Toren is perhaps one of the most peculiar games I’ve ever had the pleasure of playing. It’s the debut title from Brazilian indie developer, Swordtales, and one of the first to be supported by the new Rouanet Law in the country. This is extremely relevant to consider, as I believe this relatively unexplored culture in game development led to an experience that subverted a lot of the conventions of Western videogames.
And yes, I did use the word experience, because that’s what Toren is for me. It’s a poignant, resonating tale – one that I still don’t quite understand, but also one that I just can’t stop thinking about.
The plot to Toren is actually rather simple. You’re the Moonchild destined to climb the tower (aptly named Toren) and defeat the dragon that resides at the top, lifting the curse from the land. All sounds very familiar, I know, but then in the middle of all that, Toren explores a lot of different themes and concepts, in both explicit and implicit methods that are really quite interesting. A theme I personally noted was the idea of man versus nature, through the way the tower came into being and then how it became such a beautiful, but decrepit and mysterious place. There are ideas of dreams and what’s reality and what isn’t; the plight of growing up and becoming what’s expected of you – is our fate pre-determined or can we shape our own path in life, and how futile the whole affair can be.
As a young person who is at the stage in my life where I really needs to start thinking about what type of person I want to become and how I’m going to live my life, Toren’s ambiguous story telling (which often made me feel lost and confused) still managed to convey different messages to me, and prodded my mind into really thinking about life. So much so, I genuinely had to go on a night-drive to be alone with my thoughts.
It is rather hard to really explain without completely ruining it, but Toren is extremely polysemantic, and it’s likely that everyone who plays it will take different thoughts away with them, but thoughts that will last long in the mind well after the controller has been put down.
Aside from the thought provoking themes, Toren is a fun to play. It’s clearly a bit budget in its mechanics, but Swordtales don’t rely on them too heavily, so they never outstay their welcome. The combat is rudimentary, but you only need to swing your sword in two different instances, as the other possible encounters are all easily avoidable. The platforming in Toren is rather floaty, as you hang in the air for quite a while before nestling on the ground again, but it fits in with the ambiguous, dream-like world. Despite the lack of focus developing the mechanics of the game, Swordtales have done very well to make them work within the parameters they set.
Conversely, a lot of time and money certainly went into making the tower beautiful. The warm and friendly lighting coupled with the vibrant colour paints a picturesque, therapeutic world, but as I explored it, I noticed that something had definitely gone wrong there: statues were crumbling, walls were being defaced by greenery, staircases were eroding away, and I was completely alone. At one point I removed a rock and a hanging woman came tumbling down, it was unnerving and contrasted so much with how beautiful the place was. The excellent, atmospheric sound design just adds to the eeriness of the tower.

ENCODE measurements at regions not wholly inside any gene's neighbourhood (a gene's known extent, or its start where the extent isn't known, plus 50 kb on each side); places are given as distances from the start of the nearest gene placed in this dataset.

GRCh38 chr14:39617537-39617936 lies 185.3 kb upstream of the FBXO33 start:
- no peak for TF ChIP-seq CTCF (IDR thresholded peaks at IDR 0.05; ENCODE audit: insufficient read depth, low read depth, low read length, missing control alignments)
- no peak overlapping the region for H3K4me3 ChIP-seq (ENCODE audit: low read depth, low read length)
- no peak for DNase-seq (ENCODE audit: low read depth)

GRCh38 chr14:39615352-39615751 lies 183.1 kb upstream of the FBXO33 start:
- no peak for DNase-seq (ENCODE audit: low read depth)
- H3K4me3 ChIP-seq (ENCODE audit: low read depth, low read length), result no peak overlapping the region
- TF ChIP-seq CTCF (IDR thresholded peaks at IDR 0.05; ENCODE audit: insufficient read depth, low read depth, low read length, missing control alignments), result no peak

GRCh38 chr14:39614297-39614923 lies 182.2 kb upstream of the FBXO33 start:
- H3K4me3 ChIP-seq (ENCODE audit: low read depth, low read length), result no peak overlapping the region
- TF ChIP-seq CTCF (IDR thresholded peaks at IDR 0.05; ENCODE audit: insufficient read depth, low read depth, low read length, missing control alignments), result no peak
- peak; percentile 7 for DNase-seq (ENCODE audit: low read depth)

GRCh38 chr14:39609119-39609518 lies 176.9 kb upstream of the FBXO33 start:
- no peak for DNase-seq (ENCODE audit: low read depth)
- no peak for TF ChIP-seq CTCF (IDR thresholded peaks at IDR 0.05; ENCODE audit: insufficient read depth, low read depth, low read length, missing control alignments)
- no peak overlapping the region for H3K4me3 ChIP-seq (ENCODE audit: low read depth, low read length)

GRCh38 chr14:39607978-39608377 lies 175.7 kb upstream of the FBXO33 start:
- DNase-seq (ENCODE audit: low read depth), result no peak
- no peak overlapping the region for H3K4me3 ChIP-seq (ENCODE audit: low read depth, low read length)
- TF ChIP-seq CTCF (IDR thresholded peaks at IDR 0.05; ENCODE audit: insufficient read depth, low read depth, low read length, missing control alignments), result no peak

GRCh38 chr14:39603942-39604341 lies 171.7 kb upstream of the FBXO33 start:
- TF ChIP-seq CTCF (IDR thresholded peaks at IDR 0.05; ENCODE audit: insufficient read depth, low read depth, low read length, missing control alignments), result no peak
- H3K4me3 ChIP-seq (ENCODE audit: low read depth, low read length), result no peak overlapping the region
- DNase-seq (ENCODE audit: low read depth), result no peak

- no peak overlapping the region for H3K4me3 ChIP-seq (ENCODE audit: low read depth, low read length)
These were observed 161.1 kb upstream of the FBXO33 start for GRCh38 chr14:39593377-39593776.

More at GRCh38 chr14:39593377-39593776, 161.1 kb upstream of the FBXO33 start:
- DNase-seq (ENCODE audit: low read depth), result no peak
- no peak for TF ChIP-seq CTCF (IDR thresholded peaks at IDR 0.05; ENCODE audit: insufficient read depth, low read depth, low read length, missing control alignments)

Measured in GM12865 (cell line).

I also loved how much Toren experimented with the camera. It never fixes right over the shoulder, but instead cuts to interesting angles as you progressed through the world. You still have the freedom to move it slightly, but the different angles make the game flow nicely and give it a pleasant pace, even though a couple of cuts felt a little weird and jarring.
That’s not the end of Toren’s experimentation either; with the two boss battles being different to anything I’ve previously experienced. They weren’t exactly hard, but they felt new and I had to think about how to win. The same goes for some of the platforming sections, with one in particular that the game doesn’t tell you how to complete it. In fact, it rarely tells you anything that is easily decipherable, and my greatest challenge was working out just what was happening.
My only real quam with Toren is that the checkpoints are, annoyingly, placed quite far away from some of the more testing platforming sections. It doesn’t hesitate to just throw you all the way back if you have a mishap, of which there will be a few, which is frustrating. But these do little to diminish my love for Toren, as it’s an experience that has thoroughly resonated with me and one that refuses to leave my thoughts. I’d implore everyone and anyone to play it in one sitting, and see what meanings they can take away from it.
Beautiful and atmospheric.
Ambiguous and intriguing story telling.
Interesting experimentation with the camera.
Genuinely thought provoking.
Some camera cuts can be jarring.
Frustrating checkpoint placement.